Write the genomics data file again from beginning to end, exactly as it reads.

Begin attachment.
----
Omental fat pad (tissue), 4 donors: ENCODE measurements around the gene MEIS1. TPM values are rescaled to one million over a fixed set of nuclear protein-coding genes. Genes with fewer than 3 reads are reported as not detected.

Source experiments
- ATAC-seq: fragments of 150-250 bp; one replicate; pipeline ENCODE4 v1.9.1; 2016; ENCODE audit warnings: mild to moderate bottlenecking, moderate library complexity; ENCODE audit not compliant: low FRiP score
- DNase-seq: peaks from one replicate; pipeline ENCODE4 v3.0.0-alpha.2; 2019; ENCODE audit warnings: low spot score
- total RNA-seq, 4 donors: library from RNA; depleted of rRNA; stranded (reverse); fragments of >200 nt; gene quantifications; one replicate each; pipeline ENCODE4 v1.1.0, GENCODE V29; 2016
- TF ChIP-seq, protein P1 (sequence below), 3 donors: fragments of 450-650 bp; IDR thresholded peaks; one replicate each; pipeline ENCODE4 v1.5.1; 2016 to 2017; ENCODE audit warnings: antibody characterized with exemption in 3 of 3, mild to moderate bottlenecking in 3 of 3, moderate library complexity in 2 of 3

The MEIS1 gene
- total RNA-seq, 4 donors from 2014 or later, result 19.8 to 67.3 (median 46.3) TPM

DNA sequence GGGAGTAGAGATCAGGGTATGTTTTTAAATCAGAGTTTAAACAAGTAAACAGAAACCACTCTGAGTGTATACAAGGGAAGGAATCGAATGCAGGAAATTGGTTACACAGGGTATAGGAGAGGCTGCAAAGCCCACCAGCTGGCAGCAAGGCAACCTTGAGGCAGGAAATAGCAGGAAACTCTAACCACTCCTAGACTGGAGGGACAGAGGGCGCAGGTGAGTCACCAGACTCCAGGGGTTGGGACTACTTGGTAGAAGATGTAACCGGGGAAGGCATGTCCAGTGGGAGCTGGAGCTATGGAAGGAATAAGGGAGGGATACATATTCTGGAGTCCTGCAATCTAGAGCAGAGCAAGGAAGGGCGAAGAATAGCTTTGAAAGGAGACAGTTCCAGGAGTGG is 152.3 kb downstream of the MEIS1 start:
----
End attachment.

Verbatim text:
Omental fat pad (tissue), 4 donors: ENCODE measurements around the gene MEIS1. TPM values are rescaled to one million over a fixed set of nuclear protein-coding genes. Genes with fewer than 3 reads are reported as not detected.

Source experiments
- ATAC-seq: fragments of 150-250 bp; one replicate; pipeline ENCODE4 v1.9.1; 2016; ENCODE audit warnings: mild to moderate bottlenecking, moderate library complexity; ENCODE audit not compliant: low FRiP score
- DNase-seq: peaks from one replicate; pipeline ENCODE4 v3.0.0-alpha.2; 2019; ENCODE audit warnings: low spot score
- total RNA-seq, 4 donors: library from RNA; depleted of rRNA; stranded (reverse); fragments of >200 nt; gene quantifications; one replicate each; pipeline ENCODE4 v1.1.0, GENCODE V29; 2016
- TF ChIP-seq, protein P1 (sequence below), 3 donors: fragments of 450-650 bp; IDR thresholded peaks; one replicate each; pipeline ENCODE4 v1.5.1; 2016 to 2017; ENCODE audit warnings: antibody characterized with exemption in 3 of 3, mild to moderate bottlenecking in 3 of 3, moderate library complexity in 2 of 3

The MEIS1 gene
- total RNA-seq, 4 donors from 2014 or later, result 19.8 to 67.3 (median 46.3) TPM

DNA sequence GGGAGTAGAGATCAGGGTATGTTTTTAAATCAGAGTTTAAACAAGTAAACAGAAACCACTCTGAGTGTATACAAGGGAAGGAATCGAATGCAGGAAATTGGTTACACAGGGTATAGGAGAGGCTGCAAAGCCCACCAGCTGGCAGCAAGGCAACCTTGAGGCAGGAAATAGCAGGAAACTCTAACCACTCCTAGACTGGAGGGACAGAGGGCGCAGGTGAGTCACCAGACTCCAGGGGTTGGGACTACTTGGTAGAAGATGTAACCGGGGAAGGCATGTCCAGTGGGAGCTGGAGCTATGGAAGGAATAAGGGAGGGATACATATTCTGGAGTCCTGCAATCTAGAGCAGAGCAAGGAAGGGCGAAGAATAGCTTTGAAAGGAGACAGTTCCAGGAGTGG is 152.3 kb downstream of the MEIS1 start: